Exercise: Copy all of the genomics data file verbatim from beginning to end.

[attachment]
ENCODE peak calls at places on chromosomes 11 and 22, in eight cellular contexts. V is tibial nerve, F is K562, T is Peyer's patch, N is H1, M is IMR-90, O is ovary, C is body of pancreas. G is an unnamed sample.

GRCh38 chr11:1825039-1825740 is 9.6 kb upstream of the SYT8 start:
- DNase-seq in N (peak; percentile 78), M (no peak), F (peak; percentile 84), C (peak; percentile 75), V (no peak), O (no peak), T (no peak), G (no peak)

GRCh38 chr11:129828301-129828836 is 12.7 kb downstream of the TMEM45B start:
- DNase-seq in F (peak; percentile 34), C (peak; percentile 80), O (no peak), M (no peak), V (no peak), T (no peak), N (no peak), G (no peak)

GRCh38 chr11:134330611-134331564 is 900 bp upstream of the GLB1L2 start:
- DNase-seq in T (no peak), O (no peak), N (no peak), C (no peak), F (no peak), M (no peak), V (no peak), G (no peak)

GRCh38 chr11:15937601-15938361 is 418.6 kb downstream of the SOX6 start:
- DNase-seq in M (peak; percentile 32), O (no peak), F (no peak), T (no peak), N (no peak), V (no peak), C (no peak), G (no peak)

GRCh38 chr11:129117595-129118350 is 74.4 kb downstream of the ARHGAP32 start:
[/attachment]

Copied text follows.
ENCODE peak calls at places on chromosomes 11 and 22, in eight cellular contexts. V is tibial nerve, F is K562, T is Peyer's patch, N is H1, M is IMR-90, O is ovary, C is body of pancreas. G is an unnamed sample.

GRCh38 chr11:1825039-1825740 is 9.6 kb upstream of the SYT8 start:
- DNase-seq in N (peak; percentile 78), M (no peak), F (peak; percentile 84), C (peak; percentile 75), V (no peak), O (no peak), T (no peak), G (no peak)

GRCh38 chr11:129828301-129828836 is 12.7 kb downstream of the TMEM45B start:
- DNase-seq in F (peak; percentile 34), C (peak; percentile 80), O (no peak), M (no peak), V (no peak), T (no peak), N (no peak), G (no peak)

GRCh38 chr11:134330611-134331564 is 900 bp upstream of the GLB1L2 start:
- DNase-seq in T (no peak), O (no peak), N (no peak), C (no peak), F (no peak), M (no peak), V (no peak), G (no peak)

GRCh38 chr11:15937601-15938361 is 418.6 kb downstream of the SOX6 start:
- DNase-seq in M (peak; percentile 32), O (no peak), F (no peak), T (no peak), N (no peak), V (no peak), C (no peak), G (no peak)

GRCh38 chr11:129117595-129118350 is 74.4 kb downstream of the ARHGAP32 start: